I would also think if you are pondering a mtb marathon speciality plan, that you would have outgrown any plan with just 3 sessions per week and in addition to that: just around 4 hours per week. But again - if your situation doesn’t allow for more and you still feel you could make progress with that training - go for it!
Don’t change a training and the dose as long if you like it and you make progress with it.
Also Polarized is no “special sauce”, as well as “just sweet spot” isn’t. I
And that’s what I like most with the new polarized plans: they are the new best way to adapt your own training with. I posted this here https://www.trainerroad.com/forum/t/polarized-training-plans-are-here/55844/338?u=huegelreiter.
I take the MV Plan, use the VO2-Max session as prescribed with the smart trainer, ride the endurance sessions outside and add Zone 3 (i.e. Tempo to Sweetspot) according to my needs. Would it be Winter still, I’d use the Threshold Long Interval sessions either also as prescribed or transform them on the fly towards a Sweetspot or Tempo Session (easily done with the difficulty setting in the app).
4 days per week from the plan leave enough space to add 2 strength training workouts per week.
This isn’t a criticism of the OP, but there is clearly a volume element to any plan, whether SS, HIIT, polarised, anything. If what you’re doing feels too easy, would it be too easy at double the mileage/hours? What I’m trying to say is that when people claim a plan has too much or too little intensity, what they are often really saying - even if they don’t know it - is ‘I’m doing too much or too little work for this intensity’. I doubt many of us would find 20 hours a week at just below LT1 too easy.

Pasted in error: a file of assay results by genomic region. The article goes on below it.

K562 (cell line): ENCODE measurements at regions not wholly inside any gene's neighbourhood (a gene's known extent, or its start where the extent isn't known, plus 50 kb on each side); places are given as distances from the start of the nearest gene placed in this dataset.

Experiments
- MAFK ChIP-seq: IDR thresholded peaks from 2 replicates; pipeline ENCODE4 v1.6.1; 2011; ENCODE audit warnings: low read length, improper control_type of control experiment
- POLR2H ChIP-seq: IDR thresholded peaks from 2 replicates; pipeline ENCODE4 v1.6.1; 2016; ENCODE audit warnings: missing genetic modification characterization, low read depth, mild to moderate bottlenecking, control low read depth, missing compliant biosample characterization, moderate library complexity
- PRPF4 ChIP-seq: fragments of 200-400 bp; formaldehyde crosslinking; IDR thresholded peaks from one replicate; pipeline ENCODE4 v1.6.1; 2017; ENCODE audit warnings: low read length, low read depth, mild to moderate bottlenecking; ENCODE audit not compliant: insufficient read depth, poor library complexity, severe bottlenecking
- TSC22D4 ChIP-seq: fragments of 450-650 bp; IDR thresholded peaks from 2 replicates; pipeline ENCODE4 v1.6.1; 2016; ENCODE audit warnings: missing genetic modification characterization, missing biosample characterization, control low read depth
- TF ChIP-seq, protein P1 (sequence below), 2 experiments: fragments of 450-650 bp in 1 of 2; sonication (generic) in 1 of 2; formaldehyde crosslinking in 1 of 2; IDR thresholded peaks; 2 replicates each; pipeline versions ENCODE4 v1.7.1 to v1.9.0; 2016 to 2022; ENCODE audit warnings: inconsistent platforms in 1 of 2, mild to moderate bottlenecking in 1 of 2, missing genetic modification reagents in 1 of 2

Work out how much time you have/want to spend first, and what you enjoy doing, and plan around that. Personally, I make the best gains from - relative to me, obviously- plenty of relatively easy miles with the odd short, sharp genuinely horrible session thrown in there. Hours of SS don’t really do it for me physically and mentally just feel like a bit of a slog. But it’s just the ticket for some people. YMMV.
i think this is the answer: that when you’re talking LV / training three times per week, super strict 80/20 is misapplied. definitely if you did one longer ride and two hard days, providd it was not a step down in overall training stress, you’d get faster and still be plenty fresh (one of the polarized benefits).
But then if you added more, you’d need it to be pretty easy. Could you do three hard days a week or two hard days and two medium, sure, sometimes, but week-in / week-out for months at a time? Maybe that’s not the best idea.
I don’t think I agree with the way that low volume polarized plans are implemented. Why not have the two days of intensity? It may look non polarized at first… but correct me if I’m wrong here: isn’t high intensity plus nothing even more polarized than high intensity plus endurance? All of the time spent at intensity in the high volume plan can easily fit into the low volume time constraint. I think it would make sense to start with that and add as much endurance as time allows until you reach the mid and high volume time constraints. In other TR plans, low volume is usually more challenging on a per minute basis.